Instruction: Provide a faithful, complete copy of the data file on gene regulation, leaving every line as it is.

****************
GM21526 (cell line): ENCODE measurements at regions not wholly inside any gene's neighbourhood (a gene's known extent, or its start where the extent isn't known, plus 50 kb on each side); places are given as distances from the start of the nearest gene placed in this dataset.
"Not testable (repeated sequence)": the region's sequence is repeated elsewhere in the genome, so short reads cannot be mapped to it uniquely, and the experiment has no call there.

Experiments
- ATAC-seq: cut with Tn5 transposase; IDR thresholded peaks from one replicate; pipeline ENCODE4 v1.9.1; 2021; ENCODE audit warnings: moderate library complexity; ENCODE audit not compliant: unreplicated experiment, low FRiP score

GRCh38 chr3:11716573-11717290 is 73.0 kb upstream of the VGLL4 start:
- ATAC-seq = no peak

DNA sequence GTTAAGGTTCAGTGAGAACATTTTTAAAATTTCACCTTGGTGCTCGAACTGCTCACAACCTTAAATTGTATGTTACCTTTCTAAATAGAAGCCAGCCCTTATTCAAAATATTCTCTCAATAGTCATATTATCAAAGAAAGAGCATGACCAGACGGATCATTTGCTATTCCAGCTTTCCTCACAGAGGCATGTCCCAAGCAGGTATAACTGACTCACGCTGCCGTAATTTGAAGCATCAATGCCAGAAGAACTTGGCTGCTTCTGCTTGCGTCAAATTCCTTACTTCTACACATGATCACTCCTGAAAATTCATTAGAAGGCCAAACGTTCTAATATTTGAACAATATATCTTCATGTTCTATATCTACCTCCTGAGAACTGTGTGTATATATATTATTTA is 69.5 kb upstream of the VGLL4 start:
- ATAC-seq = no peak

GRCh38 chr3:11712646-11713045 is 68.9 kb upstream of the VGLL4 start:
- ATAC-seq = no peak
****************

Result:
GM21526 (cell line): ENCODE measurements at regions not wholly inside any gene's neighbourhood (a gene's known extent, or its start where the extent isn't known, plus 50 kb on each side); places are given as distances from the start of the nearest gene placed in this dataset.
"Not testable (repeated sequence)": the region's sequence is repeated elsewhere in the genome, so short reads cannot be mapped to it uniquely, and the experiment has no call there.

Experiments
- ATAC-seq: cut with Tn5 transposase; IDR thresholded peaks from one replicate; pipeline ENCODE4 v1.9.1; 2021; ENCODE audit warnings: moderate library complexity; ENCODE audit not compliant: unreplicated experiment, low FRiP score

GRCh38 chr3:11716573-11717290 is 73.0 kb upstream of the VGLL4 start:
- ATAC-seq = no peak

DNA sequence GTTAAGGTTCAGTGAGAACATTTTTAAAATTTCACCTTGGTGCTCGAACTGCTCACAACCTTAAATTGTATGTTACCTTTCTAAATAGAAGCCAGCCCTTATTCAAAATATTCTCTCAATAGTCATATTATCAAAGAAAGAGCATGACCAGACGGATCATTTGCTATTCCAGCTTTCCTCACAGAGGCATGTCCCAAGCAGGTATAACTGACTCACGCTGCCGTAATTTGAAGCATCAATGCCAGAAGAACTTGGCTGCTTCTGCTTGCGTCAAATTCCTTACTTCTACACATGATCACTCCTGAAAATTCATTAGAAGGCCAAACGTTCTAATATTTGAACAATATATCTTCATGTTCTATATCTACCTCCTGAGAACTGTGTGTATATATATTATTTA is 69.5 kb upstream of the VGLL4 start:
- ATAC-seq = no peak

GRCh38 chr3:11712646-11713045 is 68.9 kb upstream of the VGLL4 start:
- ATAC-seq = no peak